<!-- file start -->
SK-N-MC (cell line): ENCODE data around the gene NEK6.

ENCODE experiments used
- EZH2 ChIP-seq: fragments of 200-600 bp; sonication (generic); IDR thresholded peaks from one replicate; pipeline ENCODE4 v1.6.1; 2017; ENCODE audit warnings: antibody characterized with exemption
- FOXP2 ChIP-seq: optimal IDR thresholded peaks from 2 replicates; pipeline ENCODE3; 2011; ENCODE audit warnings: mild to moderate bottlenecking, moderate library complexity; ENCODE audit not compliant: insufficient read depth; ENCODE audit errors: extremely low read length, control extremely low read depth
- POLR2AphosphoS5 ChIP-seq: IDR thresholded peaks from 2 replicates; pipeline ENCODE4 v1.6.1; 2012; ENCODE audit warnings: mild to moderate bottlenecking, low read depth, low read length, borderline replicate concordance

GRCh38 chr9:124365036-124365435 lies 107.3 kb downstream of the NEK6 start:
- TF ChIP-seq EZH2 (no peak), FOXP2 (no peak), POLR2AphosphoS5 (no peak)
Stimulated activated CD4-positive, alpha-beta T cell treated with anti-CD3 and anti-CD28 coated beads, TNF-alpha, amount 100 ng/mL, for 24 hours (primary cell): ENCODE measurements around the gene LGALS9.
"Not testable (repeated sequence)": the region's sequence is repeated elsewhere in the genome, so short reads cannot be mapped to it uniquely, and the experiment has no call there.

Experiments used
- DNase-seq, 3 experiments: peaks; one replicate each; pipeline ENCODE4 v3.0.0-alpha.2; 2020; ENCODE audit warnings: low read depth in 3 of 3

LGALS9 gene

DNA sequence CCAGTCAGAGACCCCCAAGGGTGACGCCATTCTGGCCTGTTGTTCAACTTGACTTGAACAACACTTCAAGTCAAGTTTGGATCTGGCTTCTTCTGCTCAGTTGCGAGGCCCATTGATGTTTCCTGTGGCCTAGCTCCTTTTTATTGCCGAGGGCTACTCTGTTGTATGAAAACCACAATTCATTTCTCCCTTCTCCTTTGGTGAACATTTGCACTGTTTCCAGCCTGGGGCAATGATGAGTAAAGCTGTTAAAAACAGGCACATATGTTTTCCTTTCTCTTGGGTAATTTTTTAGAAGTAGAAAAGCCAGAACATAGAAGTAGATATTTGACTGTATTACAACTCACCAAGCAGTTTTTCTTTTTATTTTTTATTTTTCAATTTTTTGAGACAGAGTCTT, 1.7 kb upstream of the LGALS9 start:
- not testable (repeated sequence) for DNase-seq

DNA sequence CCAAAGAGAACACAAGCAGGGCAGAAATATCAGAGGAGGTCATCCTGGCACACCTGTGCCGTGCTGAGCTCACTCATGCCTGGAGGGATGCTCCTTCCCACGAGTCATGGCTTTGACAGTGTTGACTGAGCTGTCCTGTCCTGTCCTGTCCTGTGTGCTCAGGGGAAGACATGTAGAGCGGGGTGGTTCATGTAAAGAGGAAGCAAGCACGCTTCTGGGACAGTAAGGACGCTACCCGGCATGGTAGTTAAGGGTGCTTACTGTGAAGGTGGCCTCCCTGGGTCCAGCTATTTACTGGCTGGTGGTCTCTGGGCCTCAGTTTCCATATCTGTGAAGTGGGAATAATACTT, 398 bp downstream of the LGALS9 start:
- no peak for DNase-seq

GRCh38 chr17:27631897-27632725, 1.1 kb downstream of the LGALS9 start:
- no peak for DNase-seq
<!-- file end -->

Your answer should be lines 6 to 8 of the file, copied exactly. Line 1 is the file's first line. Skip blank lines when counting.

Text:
GRCh38 chr9:124365036-124365435 lies 107.3 kb downstream of the NEK6 start:
- TF ChIP-seq EZH2 (no peak), FOXP2 (no peak), POLR2AphosphoS5 (no peak)
Stimulated activated CD4-positive, alpha-beta T cell treated with anti-CD3 and anti-CD28 coated beads, TNF-alpha, amount 100 ng/mL, for 24 hours (primary cell): ENCODE measurements around the gene LGALS9.